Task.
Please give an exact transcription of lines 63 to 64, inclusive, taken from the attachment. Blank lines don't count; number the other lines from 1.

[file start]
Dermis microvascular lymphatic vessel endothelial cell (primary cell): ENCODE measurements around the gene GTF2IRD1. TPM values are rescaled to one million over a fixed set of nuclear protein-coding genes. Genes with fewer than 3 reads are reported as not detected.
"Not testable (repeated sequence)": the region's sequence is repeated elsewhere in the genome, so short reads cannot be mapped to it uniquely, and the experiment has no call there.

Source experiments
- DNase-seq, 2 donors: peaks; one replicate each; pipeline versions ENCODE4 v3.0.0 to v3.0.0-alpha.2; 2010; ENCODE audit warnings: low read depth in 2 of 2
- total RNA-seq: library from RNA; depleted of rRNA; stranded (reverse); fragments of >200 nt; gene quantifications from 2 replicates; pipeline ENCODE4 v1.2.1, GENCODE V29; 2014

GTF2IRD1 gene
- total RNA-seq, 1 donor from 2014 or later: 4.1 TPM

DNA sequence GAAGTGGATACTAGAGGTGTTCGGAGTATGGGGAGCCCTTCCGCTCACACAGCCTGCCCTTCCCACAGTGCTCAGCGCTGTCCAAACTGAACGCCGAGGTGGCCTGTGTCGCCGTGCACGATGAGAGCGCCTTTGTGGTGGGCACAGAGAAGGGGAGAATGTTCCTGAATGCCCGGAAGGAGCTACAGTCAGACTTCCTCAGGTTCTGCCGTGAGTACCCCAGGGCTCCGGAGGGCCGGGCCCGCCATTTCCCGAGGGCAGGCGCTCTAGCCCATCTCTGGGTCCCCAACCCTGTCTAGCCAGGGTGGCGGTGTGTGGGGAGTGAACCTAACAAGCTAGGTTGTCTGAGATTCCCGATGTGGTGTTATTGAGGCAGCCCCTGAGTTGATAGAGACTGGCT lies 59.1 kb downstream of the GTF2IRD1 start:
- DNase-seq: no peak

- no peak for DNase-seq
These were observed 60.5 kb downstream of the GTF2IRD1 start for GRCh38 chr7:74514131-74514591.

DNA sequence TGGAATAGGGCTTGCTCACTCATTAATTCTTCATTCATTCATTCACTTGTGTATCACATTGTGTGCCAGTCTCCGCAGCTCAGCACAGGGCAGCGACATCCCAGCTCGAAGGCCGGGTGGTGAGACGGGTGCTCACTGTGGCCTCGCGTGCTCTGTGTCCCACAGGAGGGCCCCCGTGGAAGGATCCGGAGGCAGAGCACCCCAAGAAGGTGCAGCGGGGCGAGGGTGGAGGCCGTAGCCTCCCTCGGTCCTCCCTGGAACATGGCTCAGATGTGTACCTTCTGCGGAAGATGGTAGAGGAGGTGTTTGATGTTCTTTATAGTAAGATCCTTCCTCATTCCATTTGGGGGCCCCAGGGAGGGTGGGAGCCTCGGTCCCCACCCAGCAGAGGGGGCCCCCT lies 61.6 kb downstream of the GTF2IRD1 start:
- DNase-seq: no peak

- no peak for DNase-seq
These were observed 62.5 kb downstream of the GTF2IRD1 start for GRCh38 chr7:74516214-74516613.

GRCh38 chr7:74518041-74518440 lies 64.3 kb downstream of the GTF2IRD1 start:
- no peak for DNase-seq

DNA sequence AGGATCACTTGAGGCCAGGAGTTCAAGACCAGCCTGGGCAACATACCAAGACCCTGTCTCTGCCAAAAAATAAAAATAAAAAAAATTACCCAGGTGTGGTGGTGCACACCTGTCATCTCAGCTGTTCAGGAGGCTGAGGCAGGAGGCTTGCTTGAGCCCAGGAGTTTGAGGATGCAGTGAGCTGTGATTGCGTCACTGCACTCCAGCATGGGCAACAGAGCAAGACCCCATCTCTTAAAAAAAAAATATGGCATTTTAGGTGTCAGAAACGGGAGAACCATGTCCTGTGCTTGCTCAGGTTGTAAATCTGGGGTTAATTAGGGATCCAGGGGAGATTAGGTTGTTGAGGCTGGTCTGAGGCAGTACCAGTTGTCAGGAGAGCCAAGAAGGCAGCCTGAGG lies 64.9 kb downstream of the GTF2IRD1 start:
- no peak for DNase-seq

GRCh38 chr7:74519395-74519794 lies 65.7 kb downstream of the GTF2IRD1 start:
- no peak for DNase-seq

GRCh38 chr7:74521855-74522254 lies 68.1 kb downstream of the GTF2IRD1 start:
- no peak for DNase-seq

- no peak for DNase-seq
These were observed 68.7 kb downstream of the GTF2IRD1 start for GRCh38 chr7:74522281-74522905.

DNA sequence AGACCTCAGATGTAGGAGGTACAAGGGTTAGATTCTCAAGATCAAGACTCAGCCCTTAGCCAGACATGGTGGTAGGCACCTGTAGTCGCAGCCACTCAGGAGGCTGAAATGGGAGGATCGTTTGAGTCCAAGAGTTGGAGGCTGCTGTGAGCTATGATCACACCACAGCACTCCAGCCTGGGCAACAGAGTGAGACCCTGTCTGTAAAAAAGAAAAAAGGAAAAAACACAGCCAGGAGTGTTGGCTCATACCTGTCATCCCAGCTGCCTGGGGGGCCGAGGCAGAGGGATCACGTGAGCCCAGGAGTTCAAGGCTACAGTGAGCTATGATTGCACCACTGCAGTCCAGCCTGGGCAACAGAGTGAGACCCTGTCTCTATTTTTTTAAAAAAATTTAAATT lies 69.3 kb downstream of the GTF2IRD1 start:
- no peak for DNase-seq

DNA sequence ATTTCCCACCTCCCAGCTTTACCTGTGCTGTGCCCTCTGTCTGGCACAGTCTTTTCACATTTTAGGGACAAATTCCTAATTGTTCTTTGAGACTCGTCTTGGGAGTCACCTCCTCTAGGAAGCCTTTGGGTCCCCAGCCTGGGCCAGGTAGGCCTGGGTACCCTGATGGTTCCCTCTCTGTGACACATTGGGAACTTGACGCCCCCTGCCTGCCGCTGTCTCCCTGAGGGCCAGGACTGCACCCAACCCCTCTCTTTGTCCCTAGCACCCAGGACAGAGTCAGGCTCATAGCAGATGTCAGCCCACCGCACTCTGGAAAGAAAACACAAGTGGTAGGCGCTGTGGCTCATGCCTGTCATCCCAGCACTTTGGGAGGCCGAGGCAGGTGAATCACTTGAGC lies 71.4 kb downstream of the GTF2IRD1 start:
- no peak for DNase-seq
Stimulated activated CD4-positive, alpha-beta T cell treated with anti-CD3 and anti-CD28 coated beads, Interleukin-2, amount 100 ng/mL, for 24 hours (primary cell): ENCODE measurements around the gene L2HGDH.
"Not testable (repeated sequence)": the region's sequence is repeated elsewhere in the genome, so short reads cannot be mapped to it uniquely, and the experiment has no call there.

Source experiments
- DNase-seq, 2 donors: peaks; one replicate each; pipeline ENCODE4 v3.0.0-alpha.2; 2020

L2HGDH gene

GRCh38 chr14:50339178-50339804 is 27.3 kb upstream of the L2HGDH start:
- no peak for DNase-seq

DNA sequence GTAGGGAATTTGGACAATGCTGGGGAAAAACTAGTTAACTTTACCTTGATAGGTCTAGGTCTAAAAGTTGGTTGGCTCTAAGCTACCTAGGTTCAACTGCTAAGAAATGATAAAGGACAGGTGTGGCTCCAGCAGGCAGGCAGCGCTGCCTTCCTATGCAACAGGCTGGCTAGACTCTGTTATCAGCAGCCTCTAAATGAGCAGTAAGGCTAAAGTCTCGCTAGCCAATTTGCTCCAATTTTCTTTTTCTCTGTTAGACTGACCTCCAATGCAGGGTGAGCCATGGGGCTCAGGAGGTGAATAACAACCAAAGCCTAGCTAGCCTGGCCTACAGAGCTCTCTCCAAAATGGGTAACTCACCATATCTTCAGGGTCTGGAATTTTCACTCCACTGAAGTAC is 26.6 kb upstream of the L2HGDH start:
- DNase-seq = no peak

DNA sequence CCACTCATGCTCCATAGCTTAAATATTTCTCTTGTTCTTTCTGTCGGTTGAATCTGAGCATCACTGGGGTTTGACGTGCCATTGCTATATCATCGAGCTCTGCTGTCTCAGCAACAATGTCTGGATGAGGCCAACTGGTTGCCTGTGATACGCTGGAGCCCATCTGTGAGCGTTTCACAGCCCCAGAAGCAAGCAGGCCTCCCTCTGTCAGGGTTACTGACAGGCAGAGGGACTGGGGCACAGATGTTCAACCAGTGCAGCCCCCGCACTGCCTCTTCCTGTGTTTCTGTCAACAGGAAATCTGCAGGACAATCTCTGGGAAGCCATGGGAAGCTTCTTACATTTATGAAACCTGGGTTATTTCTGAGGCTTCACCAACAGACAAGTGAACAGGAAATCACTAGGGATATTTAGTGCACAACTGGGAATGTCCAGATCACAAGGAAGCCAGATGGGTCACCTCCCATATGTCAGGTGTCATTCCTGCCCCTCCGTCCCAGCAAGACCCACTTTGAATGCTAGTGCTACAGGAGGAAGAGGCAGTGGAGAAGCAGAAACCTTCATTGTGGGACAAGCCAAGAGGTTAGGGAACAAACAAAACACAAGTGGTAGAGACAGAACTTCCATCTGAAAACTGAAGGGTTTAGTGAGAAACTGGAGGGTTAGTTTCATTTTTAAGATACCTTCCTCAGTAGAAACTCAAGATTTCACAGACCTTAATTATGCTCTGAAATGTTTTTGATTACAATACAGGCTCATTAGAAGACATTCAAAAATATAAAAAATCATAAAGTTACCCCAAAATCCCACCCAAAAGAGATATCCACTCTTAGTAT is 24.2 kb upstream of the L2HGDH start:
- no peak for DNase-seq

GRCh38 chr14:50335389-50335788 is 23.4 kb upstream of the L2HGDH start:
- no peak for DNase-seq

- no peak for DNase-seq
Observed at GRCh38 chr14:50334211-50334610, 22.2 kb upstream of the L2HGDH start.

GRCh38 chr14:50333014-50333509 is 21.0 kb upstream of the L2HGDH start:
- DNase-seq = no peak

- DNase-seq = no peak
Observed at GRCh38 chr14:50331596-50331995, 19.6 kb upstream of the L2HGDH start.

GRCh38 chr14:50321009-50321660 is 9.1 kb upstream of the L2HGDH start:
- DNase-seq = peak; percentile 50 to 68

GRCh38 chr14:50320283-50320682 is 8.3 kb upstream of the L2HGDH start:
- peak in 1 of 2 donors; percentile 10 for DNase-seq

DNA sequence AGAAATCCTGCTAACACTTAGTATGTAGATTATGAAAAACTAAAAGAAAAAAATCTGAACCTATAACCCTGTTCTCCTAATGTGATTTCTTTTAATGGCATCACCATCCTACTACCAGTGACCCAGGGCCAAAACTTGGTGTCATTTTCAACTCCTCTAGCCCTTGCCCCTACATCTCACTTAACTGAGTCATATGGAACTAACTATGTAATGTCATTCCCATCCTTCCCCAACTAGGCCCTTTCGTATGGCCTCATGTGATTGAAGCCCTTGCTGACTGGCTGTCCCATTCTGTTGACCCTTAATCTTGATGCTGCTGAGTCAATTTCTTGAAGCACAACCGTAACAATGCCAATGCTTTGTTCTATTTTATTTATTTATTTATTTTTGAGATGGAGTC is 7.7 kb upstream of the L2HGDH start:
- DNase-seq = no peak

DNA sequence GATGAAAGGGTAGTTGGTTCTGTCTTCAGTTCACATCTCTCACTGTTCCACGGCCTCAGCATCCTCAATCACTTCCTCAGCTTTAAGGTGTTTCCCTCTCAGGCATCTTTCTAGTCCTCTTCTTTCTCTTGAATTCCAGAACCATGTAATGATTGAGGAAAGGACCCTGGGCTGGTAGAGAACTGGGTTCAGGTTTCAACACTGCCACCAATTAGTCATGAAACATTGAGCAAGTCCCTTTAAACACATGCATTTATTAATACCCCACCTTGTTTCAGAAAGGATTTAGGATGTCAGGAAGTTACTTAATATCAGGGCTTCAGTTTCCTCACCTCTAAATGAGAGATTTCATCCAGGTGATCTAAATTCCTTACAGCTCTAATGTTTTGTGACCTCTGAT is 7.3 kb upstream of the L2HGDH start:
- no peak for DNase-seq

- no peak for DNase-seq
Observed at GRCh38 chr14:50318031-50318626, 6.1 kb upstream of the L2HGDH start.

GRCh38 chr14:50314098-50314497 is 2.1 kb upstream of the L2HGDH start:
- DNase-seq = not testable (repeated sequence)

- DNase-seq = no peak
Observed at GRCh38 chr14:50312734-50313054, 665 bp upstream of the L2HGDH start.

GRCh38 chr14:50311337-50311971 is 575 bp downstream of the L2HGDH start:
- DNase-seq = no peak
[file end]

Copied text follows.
GRCh38 chr14:50311337-50311971 is 575 bp downstream of the L2HGDH start:
- DNase-seq = no peak